Grandchild inspires Isa to get crafty

Epilepsy Tasmania volunteer Isa Kingston gets crafty, thanks to granddaughter

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PURPLE WAYS: Hobart grandmother Isa Kingston was inspired by her granddaughter, who has epilepsy, to make purple toys to raise money for Epilepsy Tasmania.

PURPLE WAYS: Hobart grandmother Isa Kingston was inspired by her granddaughter, who has epilepsy, to make purple toys to raise money for Epilepsy Tasmania.

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'It's hard to watch and not be able to help': Why gran Isa got crafty for epilepsy

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A common brain condition that takes the form of recurring seizures, epilepsy can develop at any age regardless of ethnicity or gender.

But the condition is far more than just seizures, according to Epilepsy Tasmania volunteer, Isa Kingston from Rokeby.

The grandmother of three decided to volunteer with the charity after her granddaughter Natalie was diagnosed with epilepsy.

The seven-year-old girl, who also has cerebral palsy, lives in Cairns with her mum, dad and sister Lisa.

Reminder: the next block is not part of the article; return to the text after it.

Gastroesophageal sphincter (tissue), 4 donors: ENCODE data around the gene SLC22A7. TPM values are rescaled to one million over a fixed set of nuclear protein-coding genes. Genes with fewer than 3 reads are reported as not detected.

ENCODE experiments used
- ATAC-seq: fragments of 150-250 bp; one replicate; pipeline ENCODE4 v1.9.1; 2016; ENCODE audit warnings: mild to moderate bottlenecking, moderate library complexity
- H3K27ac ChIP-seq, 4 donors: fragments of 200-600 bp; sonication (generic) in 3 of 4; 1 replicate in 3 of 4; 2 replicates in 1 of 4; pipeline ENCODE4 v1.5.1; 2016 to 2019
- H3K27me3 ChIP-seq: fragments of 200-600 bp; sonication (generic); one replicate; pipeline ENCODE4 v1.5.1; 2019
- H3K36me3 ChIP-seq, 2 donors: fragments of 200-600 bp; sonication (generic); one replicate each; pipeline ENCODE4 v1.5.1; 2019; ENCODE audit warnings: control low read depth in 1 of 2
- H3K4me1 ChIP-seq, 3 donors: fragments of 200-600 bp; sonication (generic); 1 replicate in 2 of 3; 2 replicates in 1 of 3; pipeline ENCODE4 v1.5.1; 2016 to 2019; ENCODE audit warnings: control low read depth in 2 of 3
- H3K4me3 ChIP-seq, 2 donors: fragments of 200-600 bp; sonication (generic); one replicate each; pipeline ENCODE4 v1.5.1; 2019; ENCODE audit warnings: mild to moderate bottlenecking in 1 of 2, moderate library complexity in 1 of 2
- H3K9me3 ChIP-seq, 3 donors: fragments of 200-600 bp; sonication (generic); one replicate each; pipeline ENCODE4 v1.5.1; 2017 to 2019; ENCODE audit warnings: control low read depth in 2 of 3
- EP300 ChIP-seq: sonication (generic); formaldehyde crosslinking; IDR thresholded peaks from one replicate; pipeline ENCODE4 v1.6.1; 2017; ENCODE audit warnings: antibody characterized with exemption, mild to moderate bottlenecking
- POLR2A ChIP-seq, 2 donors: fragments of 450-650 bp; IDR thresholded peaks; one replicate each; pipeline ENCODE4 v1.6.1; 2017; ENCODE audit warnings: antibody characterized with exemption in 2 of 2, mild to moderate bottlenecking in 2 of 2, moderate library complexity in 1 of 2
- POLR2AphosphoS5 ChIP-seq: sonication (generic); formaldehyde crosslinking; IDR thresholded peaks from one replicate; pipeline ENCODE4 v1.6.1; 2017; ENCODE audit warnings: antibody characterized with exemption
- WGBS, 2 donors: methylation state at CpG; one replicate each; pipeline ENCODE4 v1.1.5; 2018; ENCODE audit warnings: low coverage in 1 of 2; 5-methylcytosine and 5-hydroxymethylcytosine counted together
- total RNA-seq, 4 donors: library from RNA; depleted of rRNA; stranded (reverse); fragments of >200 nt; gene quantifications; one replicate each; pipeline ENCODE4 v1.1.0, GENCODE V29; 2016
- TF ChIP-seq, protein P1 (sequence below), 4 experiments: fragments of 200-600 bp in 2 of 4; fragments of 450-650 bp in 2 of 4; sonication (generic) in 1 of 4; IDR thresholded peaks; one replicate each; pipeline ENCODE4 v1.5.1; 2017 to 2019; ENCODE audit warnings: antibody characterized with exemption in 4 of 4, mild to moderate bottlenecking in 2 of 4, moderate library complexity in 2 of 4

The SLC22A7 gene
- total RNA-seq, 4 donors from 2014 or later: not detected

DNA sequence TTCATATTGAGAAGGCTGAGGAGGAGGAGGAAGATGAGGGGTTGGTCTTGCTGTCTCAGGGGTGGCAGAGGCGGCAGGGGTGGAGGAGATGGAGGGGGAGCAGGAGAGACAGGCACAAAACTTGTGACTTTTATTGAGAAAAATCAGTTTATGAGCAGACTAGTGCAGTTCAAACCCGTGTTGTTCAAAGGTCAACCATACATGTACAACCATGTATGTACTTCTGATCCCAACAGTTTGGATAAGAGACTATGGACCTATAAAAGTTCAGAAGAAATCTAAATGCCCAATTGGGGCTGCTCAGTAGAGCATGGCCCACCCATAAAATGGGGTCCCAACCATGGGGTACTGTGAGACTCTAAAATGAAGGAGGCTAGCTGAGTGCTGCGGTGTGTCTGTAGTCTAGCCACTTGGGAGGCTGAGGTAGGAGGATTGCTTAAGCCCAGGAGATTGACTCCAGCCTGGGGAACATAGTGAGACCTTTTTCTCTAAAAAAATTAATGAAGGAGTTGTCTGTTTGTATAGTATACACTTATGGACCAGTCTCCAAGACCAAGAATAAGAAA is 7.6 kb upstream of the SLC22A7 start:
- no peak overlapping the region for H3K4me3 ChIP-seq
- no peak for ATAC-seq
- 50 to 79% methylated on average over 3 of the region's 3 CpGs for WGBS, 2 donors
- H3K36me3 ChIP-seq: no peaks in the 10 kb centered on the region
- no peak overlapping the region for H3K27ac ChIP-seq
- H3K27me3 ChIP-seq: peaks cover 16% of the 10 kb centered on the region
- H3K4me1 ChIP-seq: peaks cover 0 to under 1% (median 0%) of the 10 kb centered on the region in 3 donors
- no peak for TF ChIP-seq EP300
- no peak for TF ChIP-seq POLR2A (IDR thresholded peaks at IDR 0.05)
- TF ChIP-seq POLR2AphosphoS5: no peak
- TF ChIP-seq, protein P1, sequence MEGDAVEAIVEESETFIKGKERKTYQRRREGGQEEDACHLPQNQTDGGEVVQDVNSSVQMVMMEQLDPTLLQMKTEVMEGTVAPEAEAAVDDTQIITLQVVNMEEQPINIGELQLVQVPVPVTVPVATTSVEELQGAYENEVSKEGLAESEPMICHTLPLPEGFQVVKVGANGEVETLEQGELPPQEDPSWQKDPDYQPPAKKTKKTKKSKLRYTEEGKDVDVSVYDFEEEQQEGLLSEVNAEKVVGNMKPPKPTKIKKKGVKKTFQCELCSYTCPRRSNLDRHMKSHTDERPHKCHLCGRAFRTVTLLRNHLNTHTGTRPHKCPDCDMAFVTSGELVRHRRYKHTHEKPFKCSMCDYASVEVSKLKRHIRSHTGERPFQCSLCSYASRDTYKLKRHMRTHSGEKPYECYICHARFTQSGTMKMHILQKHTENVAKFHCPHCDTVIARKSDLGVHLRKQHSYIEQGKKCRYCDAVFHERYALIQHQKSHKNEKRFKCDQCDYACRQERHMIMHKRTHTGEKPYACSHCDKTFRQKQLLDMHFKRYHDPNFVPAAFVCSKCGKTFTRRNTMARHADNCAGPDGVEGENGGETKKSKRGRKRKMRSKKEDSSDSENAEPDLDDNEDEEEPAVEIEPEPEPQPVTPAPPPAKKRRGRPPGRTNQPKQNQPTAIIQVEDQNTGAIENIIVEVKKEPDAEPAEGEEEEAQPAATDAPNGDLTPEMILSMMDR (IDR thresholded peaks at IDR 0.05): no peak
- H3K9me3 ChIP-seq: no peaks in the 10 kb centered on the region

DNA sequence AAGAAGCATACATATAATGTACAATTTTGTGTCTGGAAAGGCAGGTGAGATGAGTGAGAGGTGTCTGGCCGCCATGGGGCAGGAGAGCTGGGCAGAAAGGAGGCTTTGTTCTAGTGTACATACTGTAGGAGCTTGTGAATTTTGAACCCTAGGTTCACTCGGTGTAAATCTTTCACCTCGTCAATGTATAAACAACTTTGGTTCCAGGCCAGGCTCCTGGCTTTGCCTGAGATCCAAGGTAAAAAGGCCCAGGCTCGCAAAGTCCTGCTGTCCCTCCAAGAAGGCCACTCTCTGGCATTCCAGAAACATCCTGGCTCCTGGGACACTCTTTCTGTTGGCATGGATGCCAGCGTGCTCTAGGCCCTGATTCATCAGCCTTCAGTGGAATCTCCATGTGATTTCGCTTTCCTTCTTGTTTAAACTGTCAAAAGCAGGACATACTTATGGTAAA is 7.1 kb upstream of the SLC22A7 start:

“I have watched Natalie grow into a beautiful girl,” said Isa.

“Every time I visit them in Cairns I think what can I do to help my family?”

“I do not have medical knowledge.

“It is very hard to watch Natalie and her family suffer and not be able to help apart from helping Mum with housework and playing with the girls to give Natalie some exercise.”

But after talking to other Epilepsy Tamania volunteers she met in a Hobart mall, Isa became interested in finding out more.

“I wondered how I could help raise funds for research that could help Natalie and others like her.”

Isa spent  hours making purple items to sell at Salamanca Market. “I knitted toys and dolls’ blankets.

“I also asked two friends to make purple items for me – one crocheted six hats, two headbands and a toy; and the other knitted six jumpers and three ponchos,” she said.

“I thank them from the bottom of my heart.”

“My prayer, wish and hope is to find a cure or cause that would prevent epilepsy.”

“My prayer, wish and hope is to find a cure or cause that would prevent epilepsy.” - Epilepsy Tasmania volunteer Isa Kingston

Epilepsy Tasmania is a not-for-profit community organisation improving the quality of life of Tasmanians with epilepsy, and those around them, through education, coordination and support.

Around 20,000 Tasmanians have epilepsy and an additional 80,000 family members, colleagues and friends are affected in some way.

One-fifth of the state’s population is touched by epilepsy, yet the condition still has an unfortunate stigma according to Epilepsy Tasmania.

The not-for-profit says just over half of Tasmanians with epilepsy have experienced discrimination as a result of their condition during the last year.

  • Volunteering details, epilepsytasmania.org.au
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